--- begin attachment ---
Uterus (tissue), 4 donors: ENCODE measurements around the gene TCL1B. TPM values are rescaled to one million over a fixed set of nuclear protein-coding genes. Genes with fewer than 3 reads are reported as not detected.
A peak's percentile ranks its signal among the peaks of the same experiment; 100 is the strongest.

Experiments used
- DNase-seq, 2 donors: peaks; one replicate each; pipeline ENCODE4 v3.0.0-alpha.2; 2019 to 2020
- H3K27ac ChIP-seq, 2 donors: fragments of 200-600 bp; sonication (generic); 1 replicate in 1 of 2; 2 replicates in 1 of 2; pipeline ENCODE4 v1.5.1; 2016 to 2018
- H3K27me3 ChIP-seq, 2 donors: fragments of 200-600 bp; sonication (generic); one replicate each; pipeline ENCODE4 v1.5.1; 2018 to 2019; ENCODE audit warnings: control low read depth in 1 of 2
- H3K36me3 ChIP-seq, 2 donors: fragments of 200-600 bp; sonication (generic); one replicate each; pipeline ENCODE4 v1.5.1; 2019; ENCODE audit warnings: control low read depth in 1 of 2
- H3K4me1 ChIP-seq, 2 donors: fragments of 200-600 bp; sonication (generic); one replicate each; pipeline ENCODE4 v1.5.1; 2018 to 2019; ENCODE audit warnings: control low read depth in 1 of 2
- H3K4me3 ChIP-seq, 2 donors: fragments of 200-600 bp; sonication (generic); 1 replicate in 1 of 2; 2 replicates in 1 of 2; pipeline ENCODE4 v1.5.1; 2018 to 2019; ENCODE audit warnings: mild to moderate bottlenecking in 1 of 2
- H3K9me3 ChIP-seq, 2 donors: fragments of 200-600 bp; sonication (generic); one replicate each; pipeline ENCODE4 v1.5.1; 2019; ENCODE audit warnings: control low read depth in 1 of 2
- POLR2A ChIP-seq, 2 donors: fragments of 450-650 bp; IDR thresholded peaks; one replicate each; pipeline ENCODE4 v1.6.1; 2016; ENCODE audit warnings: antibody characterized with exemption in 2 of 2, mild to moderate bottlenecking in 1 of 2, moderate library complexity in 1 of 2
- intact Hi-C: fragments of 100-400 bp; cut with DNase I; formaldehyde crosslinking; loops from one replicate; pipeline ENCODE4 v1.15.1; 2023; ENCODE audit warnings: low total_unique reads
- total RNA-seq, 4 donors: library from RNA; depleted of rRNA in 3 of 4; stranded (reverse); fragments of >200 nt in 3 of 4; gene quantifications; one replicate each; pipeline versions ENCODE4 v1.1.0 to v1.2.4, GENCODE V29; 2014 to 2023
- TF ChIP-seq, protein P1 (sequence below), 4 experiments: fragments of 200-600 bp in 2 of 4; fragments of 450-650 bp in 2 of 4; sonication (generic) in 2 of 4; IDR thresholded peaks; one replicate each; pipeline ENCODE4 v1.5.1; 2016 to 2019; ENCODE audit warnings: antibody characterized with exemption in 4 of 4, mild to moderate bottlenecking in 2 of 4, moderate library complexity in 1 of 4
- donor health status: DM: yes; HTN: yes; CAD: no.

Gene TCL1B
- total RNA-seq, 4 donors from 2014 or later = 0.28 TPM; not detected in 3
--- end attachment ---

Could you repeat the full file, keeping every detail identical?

Uterus (tissue), 4 donors: ENCODE measurements around the gene TCL1B. TPM values are rescaled to one million over a fixed set of nuclear protein-coding genes. Genes with fewer than 3 reads are reported as not detected.
A peak's percentile ranks its signal among the peaks of the same experiment; 100 is the strongest.

Experiments used
- DNase-seq, 2 donors: peaks; one replicate each; pipeline ENCODE4 v3.0.0-alpha.2; 2019 to 2020
- H3K27ac ChIP-seq, 2 donors: fragments of 200-600 bp; sonication (generic); 1 replicate in 1 of 2; 2 replicates in 1 of 2; pipeline ENCODE4 v1.5.1; 2016 to 2018
- H3K27me3 ChIP-seq, 2 donors: fragments of 200-600 bp; sonication (generic); one replicate each; pipeline ENCODE4 v1.5.1; 2018 to 2019; ENCODE audit warnings: control low read depth in 1 of 2
- H3K36me3 ChIP-seq, 2 donors: fragments of 200-600 bp; sonication (generic); one replicate each; pipeline ENCODE4 v1.5.1; 2019; ENCODE audit warnings: control low read depth in 1 of 2
- H3K4me1 ChIP-seq, 2 donors: fragments of 200-600 bp; sonication (generic); one replicate each; pipeline ENCODE4 v1.5.1; 2018 to 2019; ENCODE audit warnings: control low read depth in 1 of 2
- H3K4me3 ChIP-seq, 2 donors: fragments of 200-600 bp; sonication (generic); 1 replicate in 1 of 2; 2 replicates in 1 of 2; pipeline ENCODE4 v1.5.1; 2018 to 2019; ENCODE audit warnings: mild to moderate bottlenecking in 1 of 2
- H3K9me3 ChIP-seq, 2 donors: fragments of 200-600 bp; sonication (generic); one replicate each; pipeline ENCODE4 v1.5.1; 2019; ENCODE audit warnings: control low read depth in 1 of 2
- POLR2A ChIP-seq, 2 donors: fragments of 450-650 bp; IDR thresholded peaks; one replicate each; pipeline ENCODE4 v1.6.1; 2016; ENCODE audit warnings: antibody characterized with exemption in 2 of 2, mild to moderate bottlenecking in 1 of 2, moderate library complexity in 1 of 2
- intact Hi-C: fragments of 100-400 bp; cut with DNase I; formaldehyde crosslinking; loops from one replicate; pipeline ENCODE4 v1.15.1; 2023; ENCODE audit warnings: low total_unique reads
- total RNA-seq, 4 donors: library from RNA; depleted of rRNA in 3 of 4; stranded (reverse); fragments of >200 nt in 3 of 4; gene quantifications; one replicate each; pipeline versions ENCODE4 v1.1.0 to v1.2.4, GENCODE V29; 2014 to 2023
- TF ChIP-seq, protein P1 (sequence below), 4 experiments: fragments of 200-600 bp in 2 of 4; fragments of 450-650 bp in 2 of 4; sonication (generic) in 2 of 4; IDR thresholded peaks; one replicate each; pipeline ENCODE4 v1.5.1; 2016 to 2019; ENCODE audit warnings: antibody characterized with exemption in 4 of 4, mild to moderate bottlenecking in 2 of 4, moderate library complexity in 1 of 4
- donor health status: DM: yes; HTN: yes; CAD: no.

Gene TCL1B
- total RNA-seq, 4 donors from 2014 or later = 0.28 TPM; not detected in 3